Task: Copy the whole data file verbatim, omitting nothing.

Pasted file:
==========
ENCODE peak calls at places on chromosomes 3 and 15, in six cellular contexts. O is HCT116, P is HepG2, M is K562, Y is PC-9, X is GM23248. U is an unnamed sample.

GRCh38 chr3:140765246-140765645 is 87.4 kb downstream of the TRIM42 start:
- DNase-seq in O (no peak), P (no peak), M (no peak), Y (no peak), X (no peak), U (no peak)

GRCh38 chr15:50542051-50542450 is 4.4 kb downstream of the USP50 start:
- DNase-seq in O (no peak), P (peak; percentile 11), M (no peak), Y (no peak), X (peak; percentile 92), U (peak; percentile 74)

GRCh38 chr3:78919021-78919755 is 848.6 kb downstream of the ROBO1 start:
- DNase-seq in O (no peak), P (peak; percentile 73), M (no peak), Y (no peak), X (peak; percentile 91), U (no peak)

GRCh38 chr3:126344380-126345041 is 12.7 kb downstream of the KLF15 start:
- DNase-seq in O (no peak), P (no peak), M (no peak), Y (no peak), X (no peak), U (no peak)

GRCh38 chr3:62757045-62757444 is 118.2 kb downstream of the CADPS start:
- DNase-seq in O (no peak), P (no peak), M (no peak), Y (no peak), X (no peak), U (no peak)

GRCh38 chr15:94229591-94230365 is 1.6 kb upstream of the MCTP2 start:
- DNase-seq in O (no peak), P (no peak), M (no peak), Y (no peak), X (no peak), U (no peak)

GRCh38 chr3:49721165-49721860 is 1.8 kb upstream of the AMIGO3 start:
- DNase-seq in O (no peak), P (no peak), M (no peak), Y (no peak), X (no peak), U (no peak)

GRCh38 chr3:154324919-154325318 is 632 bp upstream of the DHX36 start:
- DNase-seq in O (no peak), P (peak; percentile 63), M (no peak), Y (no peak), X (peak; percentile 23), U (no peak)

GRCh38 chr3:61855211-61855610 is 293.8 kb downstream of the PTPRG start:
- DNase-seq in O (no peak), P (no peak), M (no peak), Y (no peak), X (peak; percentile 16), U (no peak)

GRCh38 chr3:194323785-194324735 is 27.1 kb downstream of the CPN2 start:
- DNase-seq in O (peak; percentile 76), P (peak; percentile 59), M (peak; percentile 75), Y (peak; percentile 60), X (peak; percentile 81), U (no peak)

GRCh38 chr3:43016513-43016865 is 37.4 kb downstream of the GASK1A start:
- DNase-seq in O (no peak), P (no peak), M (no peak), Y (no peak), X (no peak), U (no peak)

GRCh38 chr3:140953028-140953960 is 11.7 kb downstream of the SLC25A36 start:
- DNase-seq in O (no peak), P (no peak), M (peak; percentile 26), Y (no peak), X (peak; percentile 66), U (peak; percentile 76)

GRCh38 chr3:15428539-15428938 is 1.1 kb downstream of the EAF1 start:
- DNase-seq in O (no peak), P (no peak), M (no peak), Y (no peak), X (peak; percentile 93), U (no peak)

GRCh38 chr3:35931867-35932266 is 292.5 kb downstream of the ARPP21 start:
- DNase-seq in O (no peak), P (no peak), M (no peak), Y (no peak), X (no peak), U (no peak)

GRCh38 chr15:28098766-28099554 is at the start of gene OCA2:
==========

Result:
ENCODE peak calls at places on chromosomes 3 and 15, in six cellular contexts. O is HCT116, P is HepG2, M is K562, Y is PC-9, X is GM23248. U is an unnamed sample.

GRCh38 chr3:140765246-140765645 is 87.4 kb downstream of the TRIM42 start:
- DNase-seq in O (no peak), P (no peak), M (no peak), Y (no peak), X (no peak), U (no peak)

GRCh38 chr15:50542051-50542450 is 4.4 kb downstream of the USP50 start:
- DNase-seq in O (no peak), P (peak; percentile 11), M (no peak), Y (no peak), X (peak; percentile 92), U (peak; percentile 74)

GRCh38 chr3:78919021-78919755 is 848.6 kb downstream of the ROBO1 start:
- DNase-seq in O (no peak), P (peak; percentile 73), M (no peak), Y (no peak), X (peak; percentile 91), U (no peak)

GRCh38 chr3:126344380-126345041 is 12.7 kb downstream of the KLF15 start:
- DNase-seq in O (no peak), P (no peak), M (no peak), Y (no peak), X (no peak), U (no peak)

GRCh38 chr3:62757045-62757444 is 118.2 kb downstream of the CADPS start:
- DNase-seq in O (no peak), P (no peak), M (no peak), Y (no peak), X (no peak), U (no peak)

GRCh38 chr15:94229591-94230365 is 1.6 kb upstream of the MCTP2 start:
- DNase-seq in O (no peak), P (no peak), M (no peak), Y (no peak), X (no peak), U (no peak)

GRCh38 chr3:49721165-49721860 is 1.8 kb upstream of the AMIGO3 start:
- DNase-seq in O (no peak), P (no peak), M (no peak), Y (no peak), X (no peak), U (no peak)

GRCh38 chr3:154324919-154325318 is 632 bp upstream of the DHX36 start:
- DNase-seq in O (no peak), P (peak; percentile 63), M (no peak), Y (no peak), X (peak; percentile 23), U (no peak)

GRCh38 chr3:61855211-61855610 is 293.8 kb downstream of the PTPRG start:
- DNase-seq in O (no peak), P (no peak), M (no peak), Y (no peak), X (peak; percentile 16), U (no peak)

GRCh38 chr3:194323785-194324735 is 27.1 kb downstream of the CPN2 start:
- DNase-seq in O (peak; percentile 76), P (peak; percentile 59), M (peak; percentile 75), Y (peak; percentile 60), X (peak; percentile 81), U (no peak)

GRCh38 chr3:43016513-43016865 is 37.4 kb downstream of the GASK1A start:
- DNase-seq in O (no peak), P (no peak), M (no peak), Y (no peak), X (no peak), U (no peak)

GRCh38 chr3:140953028-140953960 is 11.7 kb downstream of the SLC25A36 start:
- DNase-seq in O (no peak), P (no peak), M (peak; percentile 26), Y (no peak), X (peak; percentile 66), U (peak; percentile 76)

GRCh38 chr3:15428539-15428938 is 1.1 kb downstream of the EAF1 start:
- DNase-seq in O (no peak), P (no peak), M (no peak), Y (no peak), X (peak; percentile 93), U (no peak)

GRCh38 chr3:35931867-35932266 is 292.5 kb downstream of the ARPP21 start:
- DNase-seq in O (no peak), P (no peak), M (no peak), Y (no peak), X (no peak), U (no peak)

GRCh38 chr15:28098766-28099554 is at the start of gene OCA2: